300 series vs. ferritic stainless steel – which should I choose?

300 series vs. ferritic stainless steel FEATURED STORY – which should I choose?

A tube bundle in Sea-cure® superferritic stainless steel, used to cool the crude oil coming from storage in salt domes at the U.S. Strategic Petroleum Reserve. Courtesy Plymouth Tube Co.

Each family of stainless steels has its strengths and weaknesses. Ferritic stainless steels have useful properties – a lower rate of thermal expansion, higher thermal conductivity, strong ferromagnetism and very high resistance to chloride stress corrosion cracking (SCC). When looking at selecting any alloys, it is important to consider all the factors for successful usage.

Text by Nickel Institute

Ferritic stainless alloys contain either no nickel or very small amounts, so the cost of the alloying elements used is lower. Despite this, the growth of the ferritic family over the last 10 years has been slower than that of the 300 series austenitics. Why is that?
Limitations in thicker ferritic material: Firstly, there are limitations in thicker ferritic material, with the maximum thickness dependent on factors including large grain sizes (lower ductility), poor toughness (ductile-to-brittle transition can be as high as 20 C), quick formation of intermetallic phases in the higher alloyed ferritics, and others. As a result, thicker sections are not generally available; even if they were, obtaining suitable properties in welds would be difficult or impossible.
Limitations at high-temperature use: Ferritic stainless steels with a chromium content of over 12% are subject to embrittlement at temperatures over about 300°C, limiting their elevated temperature use. 409, with lower Chromium at 10.5-11.75%, has been successfully used for exhaust systems on vehicles and for exhaust gases from boilers.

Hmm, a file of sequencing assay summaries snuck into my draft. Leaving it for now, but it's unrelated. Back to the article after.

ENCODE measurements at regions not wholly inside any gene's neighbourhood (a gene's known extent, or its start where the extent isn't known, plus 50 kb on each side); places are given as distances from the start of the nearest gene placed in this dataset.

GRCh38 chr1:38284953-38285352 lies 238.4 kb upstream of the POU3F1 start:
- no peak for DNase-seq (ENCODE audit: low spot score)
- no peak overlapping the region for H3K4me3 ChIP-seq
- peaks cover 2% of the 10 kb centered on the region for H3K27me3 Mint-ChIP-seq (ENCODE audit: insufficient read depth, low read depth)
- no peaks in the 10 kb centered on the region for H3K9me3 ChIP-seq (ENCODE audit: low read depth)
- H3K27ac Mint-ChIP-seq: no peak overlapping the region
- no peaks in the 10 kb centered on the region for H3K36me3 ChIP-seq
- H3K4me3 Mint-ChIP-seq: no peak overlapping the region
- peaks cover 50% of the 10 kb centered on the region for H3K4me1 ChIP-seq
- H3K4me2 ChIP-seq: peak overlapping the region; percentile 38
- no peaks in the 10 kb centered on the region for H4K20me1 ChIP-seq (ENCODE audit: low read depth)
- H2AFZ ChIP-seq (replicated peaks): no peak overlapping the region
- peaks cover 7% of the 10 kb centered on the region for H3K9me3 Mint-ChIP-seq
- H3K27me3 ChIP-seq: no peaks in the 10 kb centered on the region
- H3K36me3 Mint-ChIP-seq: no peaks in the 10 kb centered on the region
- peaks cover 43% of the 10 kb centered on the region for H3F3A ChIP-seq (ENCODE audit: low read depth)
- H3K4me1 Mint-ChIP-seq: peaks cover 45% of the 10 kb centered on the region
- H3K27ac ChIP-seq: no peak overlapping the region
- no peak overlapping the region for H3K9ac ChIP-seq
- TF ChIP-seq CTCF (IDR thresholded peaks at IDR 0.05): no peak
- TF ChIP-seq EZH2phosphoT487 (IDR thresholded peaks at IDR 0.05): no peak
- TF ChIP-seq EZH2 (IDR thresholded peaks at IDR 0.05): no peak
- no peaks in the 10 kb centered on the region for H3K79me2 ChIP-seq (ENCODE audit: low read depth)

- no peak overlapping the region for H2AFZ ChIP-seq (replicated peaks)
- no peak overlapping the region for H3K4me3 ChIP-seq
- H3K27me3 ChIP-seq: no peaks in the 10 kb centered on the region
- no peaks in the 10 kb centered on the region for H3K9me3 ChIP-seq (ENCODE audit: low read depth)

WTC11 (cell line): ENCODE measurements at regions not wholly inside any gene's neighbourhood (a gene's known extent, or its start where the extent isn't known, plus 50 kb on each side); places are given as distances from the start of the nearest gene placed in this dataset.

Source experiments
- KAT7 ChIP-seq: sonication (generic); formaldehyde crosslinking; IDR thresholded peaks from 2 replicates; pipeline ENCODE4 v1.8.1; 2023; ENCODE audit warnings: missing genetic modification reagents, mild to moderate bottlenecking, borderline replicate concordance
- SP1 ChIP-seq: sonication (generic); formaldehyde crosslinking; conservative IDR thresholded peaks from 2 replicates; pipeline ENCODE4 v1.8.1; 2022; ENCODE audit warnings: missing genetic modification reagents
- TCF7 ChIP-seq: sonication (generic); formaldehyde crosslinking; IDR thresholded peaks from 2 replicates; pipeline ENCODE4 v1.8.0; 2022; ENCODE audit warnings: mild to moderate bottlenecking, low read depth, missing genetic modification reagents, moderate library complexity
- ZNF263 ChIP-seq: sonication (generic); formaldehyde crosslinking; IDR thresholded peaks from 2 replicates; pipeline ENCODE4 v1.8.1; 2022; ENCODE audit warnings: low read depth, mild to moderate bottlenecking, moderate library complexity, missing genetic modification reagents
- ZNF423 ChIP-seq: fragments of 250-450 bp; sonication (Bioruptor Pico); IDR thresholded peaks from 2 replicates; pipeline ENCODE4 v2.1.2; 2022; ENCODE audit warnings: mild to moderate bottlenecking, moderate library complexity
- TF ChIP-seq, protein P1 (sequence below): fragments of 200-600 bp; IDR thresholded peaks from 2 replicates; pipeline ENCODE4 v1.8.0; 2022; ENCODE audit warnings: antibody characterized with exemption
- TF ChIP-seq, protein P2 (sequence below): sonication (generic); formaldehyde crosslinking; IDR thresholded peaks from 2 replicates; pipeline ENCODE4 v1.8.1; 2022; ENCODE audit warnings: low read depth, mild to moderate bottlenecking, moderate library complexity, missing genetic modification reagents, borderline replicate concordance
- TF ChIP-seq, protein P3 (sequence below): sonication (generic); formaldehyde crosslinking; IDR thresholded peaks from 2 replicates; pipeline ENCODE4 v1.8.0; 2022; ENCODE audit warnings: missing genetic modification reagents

Loss of strength and toughness: Ferritic stainless alloys also lose strength at elevated temperatures compared with austenitic alloys. Toughness is a big issue – ASME Section VIII Division 1 for example, requires all ferritic stainless alloys thicker than 3mm, where the design temperature is lower than -29°C, to pass Charpy V-notch impact tests. Common 300 series alloys need this only when the design temperature is below -196°C.
Formability, ductility and yield strength: Ferritic stainless steels are produced primarily in sheet thicknesses. Their formability is generally quite good, a lot like carbon steel, but not as good as the 300 series austenitic alloys. Ferritic alloys can be cold worked only to a moderate level but are normally used in the fully annealed condition. Their yield strength at 20°C can be slightly higher than for an annealed 300 series alloy, with their tensile strength slightly lower. Ductility, as measured by the percent elongation, is significantly lower.

What about corrosion resistance and the role of nickel?

After all, doesn’t the Pitting Resistance Equivalent Number (PREN) contain a factor for nickel? Some PREN formulas do have a small factor for nickel, but PREN describes resistance to pitting initiation, whereas nickel is important in slowing the propagation of pitting. There are chemical environments, like moderately reducing conditions, where nickel plays an important role. For chloride SCC, while 304 and 316L are highly susceptible, the 6%Mo austenitic alloys are highly resistant, roughly as resistant as the superduplex alloys. The ferritics are however highly susceptible to hydrogen embrittlement, whereas the nickel-containing 300 series are not. Each family of stainless steels has its strengths and weaknesses. So whenever looking at a corrosive environment, it is important to find or produce data that directly relates.
While the cost of the alloying elements in a ferritic stainless alloy may be lower than for an equivalent 300 series austenitic alloy, the cost of production tends to be higher, so the price difference between them is less than you might expect. Lower availability of product forms, sizes, surface finishes and other commercial factors has also limited their use. Welded heat exchanger tubes in higher alloyed ferritics are a great success story.
When looking at selecting any alloys, it is important to consider all the factors for successful usage.

The Nickel Institute offers a free technical inquiry service to help you when using nickel, see:

About this Featured Story

This Featured Story appeared in Stainless Steel World September 2022 magazine. To read many more articles like these on an (almost) monthly basis, subscribe to our magazine (available in print and digital format).

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